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Kim Kashkashian - Article in The Strad
Jeremy Gill - Dallas Observer review of Jeremy Gill's Serenada Concertante
Arditti Quartet - Highlights
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Duo Parnas at Tannery Pond
May 27, 2015, 12:00 am

Duo Parnas returns to Tannery Pond
By Andrew L. Pincus

Special to The Eagle

POSTED: 05/27/2015 12:24:48 PM EDT0 COMMENTS| UPDATED: ABOUT 10 HOURS AGO

Cellist Cicely Parnas, 22, left, and her sister, violinist Madalyn, 24, returned to Tannery Pond Concerts for the third time Saturday in a program of music
Cellist Cicely Parnas, 22, left, and her sister, violinist Madalyn, 24, returned to Tannery Pond Concerts for the third time Saturday in a program of music fit for twilight and the glow of sunset. (courtesy christian steiner/duoparnas.com)
NEW LEBANON, N.Y. — Arvo Paert's "Mozart-Adagio" adds a layer of mysticism to the pathos of the slow movement of Mozart's Piano Sonata in F, K. 280. Mozart's essential notes are there, but they are slowly taken apart, given added spaces and dissonances, and reassembled in a retreat into serenity from 20th-century world madness.

The Estonian composer's meditation opened duo parnas' concert with pianist Ran Dank Saturday night at Tannery Pond. At the other end of the expressive spectrum, the evening's finale, Shostakovich's Trio No. 2, provided a descent into the tragedy that came out of that world.

There was no arc to the journey, no message to be delivered. With pianist Dank, sisters Madalyn Parnas, on violin, and Cicely Parnas, on cello, simply presented five pieces that they liked. The affinity especially showed in Ravel's Violin Sonata No. 2 and Peter John's "From the Zodiac," a solo piece composed for Cicely Parnas.

The program, given amid twilight and sunset glow across the fields, opened Tannery Pond Concerts' 25th season. It brought back the Parnases, former neighbors in Stephentown, for a third appearance.

Now in their early 20s, the sisters are living in the Midwest and making careers for themselves. Last month, Madalyn performed the Mendelssohn Violin Concerto with the London Philharmonic. Next month, Cicely will be the soloist in the Khachaturian Cello Concerto under Keith Lockhart at the Brevard (N.C.) Music Center.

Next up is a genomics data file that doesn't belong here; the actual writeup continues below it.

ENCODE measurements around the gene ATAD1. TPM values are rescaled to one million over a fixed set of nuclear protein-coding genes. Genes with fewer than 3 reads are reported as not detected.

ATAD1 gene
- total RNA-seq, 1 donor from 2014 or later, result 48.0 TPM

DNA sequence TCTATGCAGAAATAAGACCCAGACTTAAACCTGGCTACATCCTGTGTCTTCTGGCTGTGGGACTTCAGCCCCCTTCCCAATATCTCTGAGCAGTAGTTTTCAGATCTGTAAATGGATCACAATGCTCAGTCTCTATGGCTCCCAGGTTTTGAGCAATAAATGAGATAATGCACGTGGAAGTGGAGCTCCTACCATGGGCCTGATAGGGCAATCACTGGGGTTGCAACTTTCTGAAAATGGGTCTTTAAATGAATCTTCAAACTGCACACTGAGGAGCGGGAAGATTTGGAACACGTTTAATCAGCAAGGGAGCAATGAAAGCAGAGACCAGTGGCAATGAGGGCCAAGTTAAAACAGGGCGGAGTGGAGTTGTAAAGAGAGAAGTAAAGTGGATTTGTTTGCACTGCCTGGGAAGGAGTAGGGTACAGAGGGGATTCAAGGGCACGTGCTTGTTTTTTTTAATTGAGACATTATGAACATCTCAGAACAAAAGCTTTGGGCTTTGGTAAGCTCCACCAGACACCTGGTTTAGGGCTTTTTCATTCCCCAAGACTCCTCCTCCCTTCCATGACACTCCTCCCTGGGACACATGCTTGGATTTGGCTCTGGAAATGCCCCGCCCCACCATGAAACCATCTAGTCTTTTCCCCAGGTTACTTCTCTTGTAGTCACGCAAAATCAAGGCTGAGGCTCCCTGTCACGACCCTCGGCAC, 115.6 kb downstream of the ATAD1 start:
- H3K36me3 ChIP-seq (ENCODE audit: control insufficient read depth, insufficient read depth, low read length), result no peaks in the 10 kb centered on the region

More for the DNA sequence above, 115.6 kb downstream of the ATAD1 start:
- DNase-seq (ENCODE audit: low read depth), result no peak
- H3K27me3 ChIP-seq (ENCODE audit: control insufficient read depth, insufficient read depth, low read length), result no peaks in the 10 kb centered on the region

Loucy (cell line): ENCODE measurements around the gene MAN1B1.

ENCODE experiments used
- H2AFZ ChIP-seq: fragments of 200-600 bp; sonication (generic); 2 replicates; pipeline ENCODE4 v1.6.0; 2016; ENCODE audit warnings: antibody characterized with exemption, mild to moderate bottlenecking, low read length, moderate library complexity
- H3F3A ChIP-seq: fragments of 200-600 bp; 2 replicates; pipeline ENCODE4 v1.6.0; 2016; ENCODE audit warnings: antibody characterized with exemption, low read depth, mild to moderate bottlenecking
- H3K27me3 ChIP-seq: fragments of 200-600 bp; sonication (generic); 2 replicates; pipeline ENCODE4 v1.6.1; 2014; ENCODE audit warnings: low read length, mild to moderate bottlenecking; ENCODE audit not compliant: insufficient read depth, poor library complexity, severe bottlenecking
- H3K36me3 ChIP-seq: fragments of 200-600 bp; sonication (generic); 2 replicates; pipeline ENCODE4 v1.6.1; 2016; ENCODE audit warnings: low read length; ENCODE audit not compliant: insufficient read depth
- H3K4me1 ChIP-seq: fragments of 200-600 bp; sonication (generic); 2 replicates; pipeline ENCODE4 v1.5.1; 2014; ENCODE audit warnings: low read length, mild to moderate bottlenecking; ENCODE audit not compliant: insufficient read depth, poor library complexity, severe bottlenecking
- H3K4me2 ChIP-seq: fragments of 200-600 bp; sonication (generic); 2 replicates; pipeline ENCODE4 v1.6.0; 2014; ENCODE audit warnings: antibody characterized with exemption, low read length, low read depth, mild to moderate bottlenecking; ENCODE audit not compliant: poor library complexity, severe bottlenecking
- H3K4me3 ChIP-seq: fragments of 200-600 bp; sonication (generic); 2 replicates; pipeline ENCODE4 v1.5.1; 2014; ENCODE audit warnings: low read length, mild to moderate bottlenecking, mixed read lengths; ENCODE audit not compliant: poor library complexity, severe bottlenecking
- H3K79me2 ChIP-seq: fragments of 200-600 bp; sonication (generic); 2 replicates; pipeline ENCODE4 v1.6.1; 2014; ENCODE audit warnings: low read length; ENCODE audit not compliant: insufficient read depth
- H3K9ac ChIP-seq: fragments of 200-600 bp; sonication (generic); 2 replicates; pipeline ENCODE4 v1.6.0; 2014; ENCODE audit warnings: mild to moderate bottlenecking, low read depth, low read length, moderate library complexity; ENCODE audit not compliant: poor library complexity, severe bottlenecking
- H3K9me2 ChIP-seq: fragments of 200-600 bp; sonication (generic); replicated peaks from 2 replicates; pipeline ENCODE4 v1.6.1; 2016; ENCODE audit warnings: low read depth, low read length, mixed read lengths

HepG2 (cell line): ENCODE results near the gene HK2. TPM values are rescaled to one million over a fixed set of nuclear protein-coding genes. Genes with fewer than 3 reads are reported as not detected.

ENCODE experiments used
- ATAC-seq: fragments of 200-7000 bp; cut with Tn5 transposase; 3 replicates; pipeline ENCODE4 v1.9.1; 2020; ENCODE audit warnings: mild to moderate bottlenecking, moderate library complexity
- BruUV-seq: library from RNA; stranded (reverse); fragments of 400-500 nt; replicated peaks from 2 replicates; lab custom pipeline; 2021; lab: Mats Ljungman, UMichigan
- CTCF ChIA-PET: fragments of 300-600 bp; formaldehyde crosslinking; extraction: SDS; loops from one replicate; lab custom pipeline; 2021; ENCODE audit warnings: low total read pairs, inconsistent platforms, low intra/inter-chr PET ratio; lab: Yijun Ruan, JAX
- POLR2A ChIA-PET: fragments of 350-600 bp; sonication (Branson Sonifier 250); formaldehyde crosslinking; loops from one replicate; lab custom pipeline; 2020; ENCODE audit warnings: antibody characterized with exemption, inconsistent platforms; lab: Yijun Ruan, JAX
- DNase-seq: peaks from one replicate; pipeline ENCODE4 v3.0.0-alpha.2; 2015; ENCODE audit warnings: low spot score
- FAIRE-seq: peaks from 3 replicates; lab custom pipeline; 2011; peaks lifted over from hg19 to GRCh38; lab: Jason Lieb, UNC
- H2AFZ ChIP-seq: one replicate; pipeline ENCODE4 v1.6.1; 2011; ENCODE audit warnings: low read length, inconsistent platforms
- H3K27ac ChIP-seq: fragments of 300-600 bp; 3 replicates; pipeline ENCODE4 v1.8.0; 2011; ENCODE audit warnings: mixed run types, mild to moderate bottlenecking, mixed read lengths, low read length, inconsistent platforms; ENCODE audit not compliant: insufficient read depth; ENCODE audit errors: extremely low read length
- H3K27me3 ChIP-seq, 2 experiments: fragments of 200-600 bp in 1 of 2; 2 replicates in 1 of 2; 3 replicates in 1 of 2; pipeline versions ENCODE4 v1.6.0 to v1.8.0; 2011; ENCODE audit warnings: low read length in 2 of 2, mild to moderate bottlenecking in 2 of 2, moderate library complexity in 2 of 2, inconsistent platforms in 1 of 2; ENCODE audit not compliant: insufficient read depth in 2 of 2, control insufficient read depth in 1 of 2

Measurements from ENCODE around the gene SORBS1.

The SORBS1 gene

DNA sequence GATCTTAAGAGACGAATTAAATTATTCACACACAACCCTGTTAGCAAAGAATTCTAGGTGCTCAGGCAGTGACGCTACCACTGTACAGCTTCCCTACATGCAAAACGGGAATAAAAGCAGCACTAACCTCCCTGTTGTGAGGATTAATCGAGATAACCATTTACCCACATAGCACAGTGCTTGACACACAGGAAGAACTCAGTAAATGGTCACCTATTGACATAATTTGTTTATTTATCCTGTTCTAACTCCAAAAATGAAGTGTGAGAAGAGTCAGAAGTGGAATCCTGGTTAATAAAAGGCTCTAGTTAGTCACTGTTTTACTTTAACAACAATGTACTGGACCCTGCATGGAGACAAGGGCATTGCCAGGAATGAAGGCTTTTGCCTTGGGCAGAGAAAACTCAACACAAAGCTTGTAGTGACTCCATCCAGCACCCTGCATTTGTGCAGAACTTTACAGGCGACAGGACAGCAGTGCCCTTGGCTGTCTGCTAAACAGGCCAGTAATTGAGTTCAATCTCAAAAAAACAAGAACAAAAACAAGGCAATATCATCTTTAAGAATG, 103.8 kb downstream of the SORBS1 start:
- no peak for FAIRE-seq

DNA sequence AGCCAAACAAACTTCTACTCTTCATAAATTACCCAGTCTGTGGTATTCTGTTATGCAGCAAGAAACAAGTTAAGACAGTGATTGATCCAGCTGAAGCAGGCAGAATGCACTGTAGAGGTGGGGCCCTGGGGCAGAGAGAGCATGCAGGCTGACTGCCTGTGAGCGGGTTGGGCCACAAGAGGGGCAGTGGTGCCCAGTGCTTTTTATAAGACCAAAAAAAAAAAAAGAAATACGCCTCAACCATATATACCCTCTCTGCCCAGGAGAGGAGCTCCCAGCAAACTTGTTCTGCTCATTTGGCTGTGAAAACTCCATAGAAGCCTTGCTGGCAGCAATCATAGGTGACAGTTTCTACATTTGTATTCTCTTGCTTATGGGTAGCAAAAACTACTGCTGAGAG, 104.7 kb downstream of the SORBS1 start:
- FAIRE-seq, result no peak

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Critic's choice from the Tannery: the Ravel sonata. Somewhat like his Piano Concerto in G, this work mixes heartfelt lyricism with bluesy excursions and high jinx. Madalyn Parnas captured these qualities with elegance and insouciance, buzzing merrily away in the perpetual-motion finale. Her playing seemed to float in a delicious Parisian air while Dank's piano followed her like a gentlemanly shadow.

John's "From the Zodiac" replaced Bartok's Rhapsody No. 1 on the program, and at times an echo of Bartok remained in the otherworldly harmonics, tremolos and glissandos. In continuous movements titled "Pisces," Aquarius" and "Taurus," the John piece required both acrobatics and atmosphere from Cicely Parnas. She supplied both in plenty.

Besides taking a bow, the Minnesotan composer served as a page turner and stage manager for the evening.

The Shostakovich performance sounded like a work in progress. The players made the right moves, but the work's savagery in its meditation on Stalin-era injustice and persecution sounded tame. This is not nice music, and a performer has to be as aggrieved and aggressive as it is.

Before the Shostakovich, Dank took a solo turn in his own arrangement of another arrangement of Liszt's "Hungarian Rhapsody" No. 13. Czardas rhythms and keyboard fireworks second-guessed the original's.

The Tannery audience greeted everything with its accustomed enthusiasm.

Berkshire Eagle